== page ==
Sunday, August 4, 2013

Tomorrow and tomorrow and...

photo of artisan bread and cloche
© harrington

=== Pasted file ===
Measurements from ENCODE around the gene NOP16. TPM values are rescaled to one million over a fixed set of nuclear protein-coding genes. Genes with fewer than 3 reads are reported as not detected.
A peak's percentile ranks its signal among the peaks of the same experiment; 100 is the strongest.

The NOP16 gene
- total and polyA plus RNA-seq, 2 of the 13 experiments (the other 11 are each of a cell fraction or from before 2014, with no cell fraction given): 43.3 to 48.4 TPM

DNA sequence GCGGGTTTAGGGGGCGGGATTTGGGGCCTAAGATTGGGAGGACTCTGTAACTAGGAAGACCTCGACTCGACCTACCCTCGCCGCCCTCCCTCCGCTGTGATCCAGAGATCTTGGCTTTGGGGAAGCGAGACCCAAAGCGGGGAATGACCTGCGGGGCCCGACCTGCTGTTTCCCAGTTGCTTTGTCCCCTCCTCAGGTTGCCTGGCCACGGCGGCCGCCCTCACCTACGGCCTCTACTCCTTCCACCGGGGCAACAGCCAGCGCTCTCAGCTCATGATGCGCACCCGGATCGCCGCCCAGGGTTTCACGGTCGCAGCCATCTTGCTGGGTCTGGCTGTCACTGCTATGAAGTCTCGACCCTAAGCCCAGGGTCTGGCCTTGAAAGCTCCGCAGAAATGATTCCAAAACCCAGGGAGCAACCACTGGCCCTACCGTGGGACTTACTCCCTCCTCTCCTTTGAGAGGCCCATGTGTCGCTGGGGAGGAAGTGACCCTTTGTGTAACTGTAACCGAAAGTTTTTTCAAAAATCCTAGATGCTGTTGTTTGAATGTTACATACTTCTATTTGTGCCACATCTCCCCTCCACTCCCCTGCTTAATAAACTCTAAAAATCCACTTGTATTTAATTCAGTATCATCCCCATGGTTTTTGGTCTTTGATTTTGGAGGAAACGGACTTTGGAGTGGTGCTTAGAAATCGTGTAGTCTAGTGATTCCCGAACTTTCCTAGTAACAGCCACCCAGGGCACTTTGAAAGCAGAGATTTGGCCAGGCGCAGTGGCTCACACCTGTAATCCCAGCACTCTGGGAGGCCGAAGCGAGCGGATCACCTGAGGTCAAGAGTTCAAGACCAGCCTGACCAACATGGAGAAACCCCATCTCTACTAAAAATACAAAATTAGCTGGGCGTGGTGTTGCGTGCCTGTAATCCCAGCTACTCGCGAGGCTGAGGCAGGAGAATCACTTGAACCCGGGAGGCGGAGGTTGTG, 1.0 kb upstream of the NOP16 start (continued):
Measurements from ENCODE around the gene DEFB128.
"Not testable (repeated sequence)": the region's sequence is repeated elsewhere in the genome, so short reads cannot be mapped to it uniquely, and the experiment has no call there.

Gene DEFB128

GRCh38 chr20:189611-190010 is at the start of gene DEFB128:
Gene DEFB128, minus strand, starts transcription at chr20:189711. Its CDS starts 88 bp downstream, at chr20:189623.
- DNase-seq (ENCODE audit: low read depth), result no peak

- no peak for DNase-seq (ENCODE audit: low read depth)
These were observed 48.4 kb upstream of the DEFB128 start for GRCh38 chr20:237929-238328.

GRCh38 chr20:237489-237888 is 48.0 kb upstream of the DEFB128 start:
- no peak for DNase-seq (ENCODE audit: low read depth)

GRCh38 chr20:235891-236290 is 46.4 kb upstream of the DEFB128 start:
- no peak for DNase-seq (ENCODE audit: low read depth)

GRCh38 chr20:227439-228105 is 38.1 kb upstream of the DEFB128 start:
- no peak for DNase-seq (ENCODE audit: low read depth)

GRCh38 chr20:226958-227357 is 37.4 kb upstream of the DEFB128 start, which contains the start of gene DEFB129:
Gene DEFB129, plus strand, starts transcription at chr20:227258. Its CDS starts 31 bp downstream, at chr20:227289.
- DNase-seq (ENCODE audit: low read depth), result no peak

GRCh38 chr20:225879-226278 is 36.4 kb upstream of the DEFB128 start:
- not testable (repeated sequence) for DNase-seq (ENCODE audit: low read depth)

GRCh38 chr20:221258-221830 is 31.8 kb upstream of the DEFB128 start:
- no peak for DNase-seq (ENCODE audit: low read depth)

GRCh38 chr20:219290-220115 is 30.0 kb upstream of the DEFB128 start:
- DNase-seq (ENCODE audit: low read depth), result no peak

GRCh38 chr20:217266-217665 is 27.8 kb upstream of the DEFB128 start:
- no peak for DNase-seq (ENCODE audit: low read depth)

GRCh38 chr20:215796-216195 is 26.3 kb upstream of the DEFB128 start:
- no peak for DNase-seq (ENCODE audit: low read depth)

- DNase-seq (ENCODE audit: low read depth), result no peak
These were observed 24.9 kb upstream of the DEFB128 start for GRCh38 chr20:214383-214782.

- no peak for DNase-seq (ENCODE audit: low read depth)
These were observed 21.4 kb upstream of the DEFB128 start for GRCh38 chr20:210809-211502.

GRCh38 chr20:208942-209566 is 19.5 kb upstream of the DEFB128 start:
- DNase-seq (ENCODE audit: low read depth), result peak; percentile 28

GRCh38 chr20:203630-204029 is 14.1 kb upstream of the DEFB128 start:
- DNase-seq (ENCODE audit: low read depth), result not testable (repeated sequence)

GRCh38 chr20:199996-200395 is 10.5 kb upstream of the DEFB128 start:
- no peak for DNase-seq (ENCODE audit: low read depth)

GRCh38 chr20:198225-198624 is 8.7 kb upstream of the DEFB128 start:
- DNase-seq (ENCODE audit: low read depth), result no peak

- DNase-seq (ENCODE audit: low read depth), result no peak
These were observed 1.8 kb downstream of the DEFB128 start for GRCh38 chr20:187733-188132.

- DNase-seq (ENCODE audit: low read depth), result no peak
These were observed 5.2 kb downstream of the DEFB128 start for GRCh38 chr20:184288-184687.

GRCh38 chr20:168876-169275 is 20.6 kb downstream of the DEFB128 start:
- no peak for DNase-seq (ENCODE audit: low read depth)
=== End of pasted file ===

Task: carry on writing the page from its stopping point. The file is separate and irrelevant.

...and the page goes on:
Welcome! As this is being written, the temperature outside is 73. The daughter person and her significant other are in the backyard practicing for their first bow hunting seasons for whitetails. Not exactly Winter-like but more like September than then dog days of August. We tried the new soup recipe last night. It turned out well. Everyone seemed to like it. We're rapidly approaching one of my favorite times of year. Homemade soups, stews and bread, fresh Honeycrisp apples, warm sweaters on cool Autumn days, vibrant colors in the trees. I think one of the too often missed pleasures of country living is being closer to the seasonal changes than I ever could readily accomplish when I lived in the city or the suburbs. I've been reading, and re-reading Essays of E.B. White, also author of Charlotte's web and the "White" of Strunk and White's The Elements of Style. His essay, "Letter from the East" is dated February, 1975. He compares trials and tribulations of that period with those of earlier times, and finds not much difference. Although he was writing from rural Maine, and we try to focus here on Minnesota, see if any of these concerns seem relevant to today's rural Minnesota: "Oil. Unemployment.Nuclear power plants. The spruce bud worm..... Land use and Zoning. The plight of the small hospital....The price of gas at the pump. The power of the Federal Government....Drug abuse." I'll tell you, reading his list I felt as at home as if I were watching the evening news. One the bright side, he also points out the promise embedded in Spring's packets of flower seeds and the chirping arrival of day-old chicks. I'm not sure whether I'm more in awe of White's talent as a writer or his outlook on life. I'm sure the two are closely linked. I think I'll work harder to find promises of better times and spend less effort bemoaning the doom and gloom that seems almost pervasive. I suggest you try White's Essays. I think you'll find them rewarding and worth the time it takes to read them.